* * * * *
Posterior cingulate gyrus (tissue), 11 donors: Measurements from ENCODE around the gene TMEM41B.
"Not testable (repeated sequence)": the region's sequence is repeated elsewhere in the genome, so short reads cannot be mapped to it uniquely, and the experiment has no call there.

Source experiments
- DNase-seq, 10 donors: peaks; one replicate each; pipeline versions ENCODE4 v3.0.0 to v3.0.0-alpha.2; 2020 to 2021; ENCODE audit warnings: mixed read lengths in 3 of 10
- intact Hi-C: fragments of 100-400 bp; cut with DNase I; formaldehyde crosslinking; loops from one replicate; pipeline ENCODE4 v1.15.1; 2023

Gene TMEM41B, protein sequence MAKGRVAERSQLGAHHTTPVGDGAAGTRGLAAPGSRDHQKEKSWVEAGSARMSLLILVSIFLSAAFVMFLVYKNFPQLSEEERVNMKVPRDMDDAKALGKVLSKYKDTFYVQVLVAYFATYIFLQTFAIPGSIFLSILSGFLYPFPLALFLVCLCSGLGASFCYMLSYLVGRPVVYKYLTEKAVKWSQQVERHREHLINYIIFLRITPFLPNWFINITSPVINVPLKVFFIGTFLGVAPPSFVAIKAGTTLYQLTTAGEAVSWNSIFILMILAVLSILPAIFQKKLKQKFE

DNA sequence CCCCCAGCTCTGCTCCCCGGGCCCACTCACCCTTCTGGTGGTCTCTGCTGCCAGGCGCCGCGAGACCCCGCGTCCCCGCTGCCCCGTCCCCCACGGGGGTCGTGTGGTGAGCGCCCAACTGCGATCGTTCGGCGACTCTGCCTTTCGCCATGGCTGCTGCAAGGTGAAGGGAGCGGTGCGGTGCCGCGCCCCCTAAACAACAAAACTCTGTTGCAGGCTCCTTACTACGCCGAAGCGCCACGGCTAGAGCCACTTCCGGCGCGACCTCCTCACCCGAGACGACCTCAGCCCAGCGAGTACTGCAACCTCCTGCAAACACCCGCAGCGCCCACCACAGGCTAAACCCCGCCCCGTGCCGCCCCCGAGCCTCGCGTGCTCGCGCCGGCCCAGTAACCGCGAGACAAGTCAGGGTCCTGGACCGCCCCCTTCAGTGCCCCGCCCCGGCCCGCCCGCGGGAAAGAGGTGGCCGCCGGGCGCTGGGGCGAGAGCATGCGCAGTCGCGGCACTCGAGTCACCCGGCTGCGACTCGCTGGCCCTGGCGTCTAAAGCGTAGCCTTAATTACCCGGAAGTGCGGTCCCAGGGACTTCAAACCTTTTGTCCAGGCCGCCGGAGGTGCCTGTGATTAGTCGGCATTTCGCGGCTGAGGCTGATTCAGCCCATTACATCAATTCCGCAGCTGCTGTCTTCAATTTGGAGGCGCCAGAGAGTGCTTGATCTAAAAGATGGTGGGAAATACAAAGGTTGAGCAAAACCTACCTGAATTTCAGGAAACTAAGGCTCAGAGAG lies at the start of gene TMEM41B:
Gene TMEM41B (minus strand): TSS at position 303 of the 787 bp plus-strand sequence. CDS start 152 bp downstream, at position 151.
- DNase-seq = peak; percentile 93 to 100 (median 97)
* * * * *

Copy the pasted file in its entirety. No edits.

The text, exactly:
Posterior cingulate gyrus (tissue), 11 donors: Measurements from ENCODE around the gene TMEM41B.
"Not testable (repeated sequence)": the region's sequence is repeated elsewhere in the genome, so short reads cannot be mapped to it uniquely, and the experiment has no call there.

Source experiments
- DNase-seq, 10 donors: peaks; one replicate each; pipeline versions ENCODE4 v3.0.0 to v3.0.0-alpha.2; 2020 to 2021; ENCODE audit warnings: mixed read lengths in 3 of 10
- intact Hi-C: fragments of 100-400 bp; cut with DNase I; formaldehyde crosslinking; loops from one replicate; pipeline ENCODE4 v1.15.1; 2023

Gene TMEM41B, protein sequence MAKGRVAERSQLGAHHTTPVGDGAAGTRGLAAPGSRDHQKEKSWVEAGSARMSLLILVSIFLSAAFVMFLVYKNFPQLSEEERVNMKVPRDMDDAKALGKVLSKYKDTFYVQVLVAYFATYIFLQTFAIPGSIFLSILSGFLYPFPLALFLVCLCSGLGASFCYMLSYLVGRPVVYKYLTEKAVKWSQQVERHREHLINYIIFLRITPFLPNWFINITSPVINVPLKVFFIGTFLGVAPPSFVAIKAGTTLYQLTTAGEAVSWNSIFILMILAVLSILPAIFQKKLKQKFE

DNA sequence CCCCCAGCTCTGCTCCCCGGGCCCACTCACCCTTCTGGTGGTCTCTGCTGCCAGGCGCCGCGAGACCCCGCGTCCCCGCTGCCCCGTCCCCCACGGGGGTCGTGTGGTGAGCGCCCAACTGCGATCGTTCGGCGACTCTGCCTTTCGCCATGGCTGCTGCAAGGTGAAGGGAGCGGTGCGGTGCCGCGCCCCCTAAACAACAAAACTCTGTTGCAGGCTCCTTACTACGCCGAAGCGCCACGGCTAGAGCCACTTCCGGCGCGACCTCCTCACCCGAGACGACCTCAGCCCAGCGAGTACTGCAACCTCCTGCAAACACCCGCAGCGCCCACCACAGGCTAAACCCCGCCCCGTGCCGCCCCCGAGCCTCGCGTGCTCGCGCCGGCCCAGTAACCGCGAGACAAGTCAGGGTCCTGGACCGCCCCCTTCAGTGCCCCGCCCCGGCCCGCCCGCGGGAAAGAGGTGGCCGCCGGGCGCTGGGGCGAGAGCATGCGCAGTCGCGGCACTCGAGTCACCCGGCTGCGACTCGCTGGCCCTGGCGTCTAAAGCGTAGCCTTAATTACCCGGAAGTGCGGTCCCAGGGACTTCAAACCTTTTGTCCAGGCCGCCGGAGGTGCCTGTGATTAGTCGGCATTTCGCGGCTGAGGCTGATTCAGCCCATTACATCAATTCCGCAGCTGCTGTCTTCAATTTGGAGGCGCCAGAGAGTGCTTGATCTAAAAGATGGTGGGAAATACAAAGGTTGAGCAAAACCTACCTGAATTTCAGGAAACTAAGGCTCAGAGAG lies at the start of gene TMEM41B:
Gene TMEM41B (minus strand): TSS at position 303 of the 787 bp plus-strand sequence. CDS start 152 bp downstream, at position 151.
- DNase-seq = peak; percentile 93 to 100 (median 97)